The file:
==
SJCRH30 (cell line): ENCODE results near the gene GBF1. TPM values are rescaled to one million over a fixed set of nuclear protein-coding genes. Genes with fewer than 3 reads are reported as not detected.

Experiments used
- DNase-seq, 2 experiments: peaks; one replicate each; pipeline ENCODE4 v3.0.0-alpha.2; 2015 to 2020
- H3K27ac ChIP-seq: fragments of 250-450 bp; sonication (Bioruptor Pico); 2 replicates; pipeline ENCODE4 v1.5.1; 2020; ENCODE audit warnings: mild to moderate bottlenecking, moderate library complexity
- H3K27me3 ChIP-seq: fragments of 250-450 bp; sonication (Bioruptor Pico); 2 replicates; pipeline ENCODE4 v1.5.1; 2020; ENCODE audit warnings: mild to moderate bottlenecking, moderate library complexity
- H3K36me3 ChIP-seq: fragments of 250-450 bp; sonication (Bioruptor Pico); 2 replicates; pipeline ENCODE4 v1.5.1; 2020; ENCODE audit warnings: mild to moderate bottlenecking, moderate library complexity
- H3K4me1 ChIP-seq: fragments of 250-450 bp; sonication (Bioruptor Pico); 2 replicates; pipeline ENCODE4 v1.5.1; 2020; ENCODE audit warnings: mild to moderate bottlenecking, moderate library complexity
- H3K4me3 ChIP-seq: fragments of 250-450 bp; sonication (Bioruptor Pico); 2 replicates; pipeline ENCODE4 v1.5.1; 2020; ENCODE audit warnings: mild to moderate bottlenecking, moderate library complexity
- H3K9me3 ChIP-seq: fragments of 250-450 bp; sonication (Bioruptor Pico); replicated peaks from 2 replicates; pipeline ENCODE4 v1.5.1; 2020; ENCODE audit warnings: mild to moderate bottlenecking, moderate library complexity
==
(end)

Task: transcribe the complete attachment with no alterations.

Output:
SJCRH30 (cell line): ENCODE results near the gene GBF1. TPM values are rescaled to one million over a fixed set of nuclear protein-coding genes. Genes with fewer than 3 reads are reported as not detected.

Experiments used
- DNase-seq, 2 experiments: peaks; one replicate each; pipeline ENCODE4 v3.0.0-alpha.2; 2015 to 2020
- H3K27ac ChIP-seq: fragments of 250-450 bp; sonication (Bioruptor Pico); 2 replicates; pipeline ENCODE4 v1.5.1; 2020; ENCODE audit warnings: mild to moderate bottlenecking, moderate library complexity
- H3K27me3 ChIP-seq: fragments of 250-450 bp; sonication (Bioruptor Pico); 2 replicates; pipeline ENCODE4 v1.5.1; 2020; ENCODE audit warnings: mild to moderate bottlenecking, moderate library complexity
- H3K36me3 ChIP-seq: fragments of 250-450 bp; sonication (Bioruptor Pico); 2 replicates; pipeline ENCODE4 v1.5.1; 2020; ENCODE audit warnings: mild to moderate bottlenecking, moderate library complexity
- H3K4me1 ChIP-seq: fragments of 250-450 bp; sonication (Bioruptor Pico); 2 replicates; pipeline ENCODE4 v1.5.1; 2020; ENCODE audit warnings: mild to moderate bottlenecking, moderate library complexity
- H3K4me3 ChIP-seq: fragments of 250-450 bp; sonication (Bioruptor Pico); 2 replicates; pipeline ENCODE4 v1.5.1; 2020; ENCODE audit warnings: mild to moderate bottlenecking, moderate library complexity
- H3K9me3 ChIP-seq: fragments of 250-450 bp; sonication (Bioruptor Pico); replicated peaks from 2 replicates; pipeline ENCODE4 v1.5.1; 2020; ENCODE audit warnings: mild to moderate bottlenecking, moderate library complexity